Remember when Facebook’s stock was tanking and they actually came out and said in their IPO filing that they did not generate any meaningful revenue from mobile? It appears that those days are a distant memory.
By 2016, eMarketer estimates that Facebook will have nearly I billion users accessing the network on a mobile channel, and that mobile will account for almost 75% of total ad revenue.
Now, the number of users accessing Facebook via mobile is impressive but not surprising. The experience is essentially the same across all platforms and some of the intrinsic benefits if mobile –- always present, always on — dovetail perfectly with the core benefit of Facebook itself.
Additionally, if you look at the largest Facebook markets outside the U.S., you see a list of countries (India, Indonesia, Brazil and Mexico) where mobile over-indexes for access to types of content.
What has changed? I mean, even in 2013, when Facebook was struggling with how to make money on mobile, over 60% of users were on mobile. So the audience has been there.
The difference lies in how they defined their core problem: making money on mobile. Facebook no longer looks to be a company making money on the platform; rather, they see themselves as a mobile company. That 61% mobile engagement in 2013 was not being monetized at all. Now, the company is all about proving their mobile value, offering superior tools to track advertising effectiveness and reaching out to small businesses on the platform, among other things.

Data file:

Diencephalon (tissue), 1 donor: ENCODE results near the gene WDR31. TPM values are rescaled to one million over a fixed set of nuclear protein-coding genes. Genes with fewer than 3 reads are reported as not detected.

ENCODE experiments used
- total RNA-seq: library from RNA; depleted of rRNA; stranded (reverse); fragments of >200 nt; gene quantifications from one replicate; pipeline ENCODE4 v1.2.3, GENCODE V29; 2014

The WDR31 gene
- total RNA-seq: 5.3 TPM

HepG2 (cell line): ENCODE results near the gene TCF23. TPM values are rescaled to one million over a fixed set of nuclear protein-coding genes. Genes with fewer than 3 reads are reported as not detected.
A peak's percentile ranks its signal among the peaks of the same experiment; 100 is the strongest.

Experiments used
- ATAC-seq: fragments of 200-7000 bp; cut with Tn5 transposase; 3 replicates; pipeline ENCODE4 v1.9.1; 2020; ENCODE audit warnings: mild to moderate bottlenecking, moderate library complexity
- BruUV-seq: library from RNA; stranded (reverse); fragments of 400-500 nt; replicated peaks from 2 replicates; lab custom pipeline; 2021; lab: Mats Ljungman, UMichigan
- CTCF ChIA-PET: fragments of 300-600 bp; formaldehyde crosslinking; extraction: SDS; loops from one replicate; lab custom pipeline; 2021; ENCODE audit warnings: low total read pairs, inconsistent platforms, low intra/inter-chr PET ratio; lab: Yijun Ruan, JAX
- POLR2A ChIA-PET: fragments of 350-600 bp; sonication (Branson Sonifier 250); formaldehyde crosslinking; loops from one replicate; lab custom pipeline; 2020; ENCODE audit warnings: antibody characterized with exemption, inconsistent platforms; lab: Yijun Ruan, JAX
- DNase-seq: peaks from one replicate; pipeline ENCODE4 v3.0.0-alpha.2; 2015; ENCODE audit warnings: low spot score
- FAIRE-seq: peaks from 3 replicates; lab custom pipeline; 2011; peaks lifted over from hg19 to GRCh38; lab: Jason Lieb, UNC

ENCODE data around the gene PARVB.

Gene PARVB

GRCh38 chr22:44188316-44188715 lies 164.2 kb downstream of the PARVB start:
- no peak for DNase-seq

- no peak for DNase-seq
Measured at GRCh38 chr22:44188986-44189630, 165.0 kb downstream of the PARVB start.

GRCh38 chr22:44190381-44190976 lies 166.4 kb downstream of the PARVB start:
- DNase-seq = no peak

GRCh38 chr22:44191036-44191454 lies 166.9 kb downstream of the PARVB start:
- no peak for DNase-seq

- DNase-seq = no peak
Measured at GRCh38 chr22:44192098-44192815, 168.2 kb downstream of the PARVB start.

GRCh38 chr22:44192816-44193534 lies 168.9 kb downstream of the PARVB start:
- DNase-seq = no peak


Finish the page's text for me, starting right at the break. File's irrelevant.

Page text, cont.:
Possibly most importantly, they are seeing increased demand for ads, allowing them to serve higher-value ads without increasing the ad frequency on the site (something for which investors excoriated Sheryl Sandberg earlier this year but which is proving to be working with users).
The result is that ad revenue per user is up 27% in the U.S., and almost 25% worldwide.
This is what it looks like when a company stops trying to capitalize on mobile and starts trying to exist as a mobile business.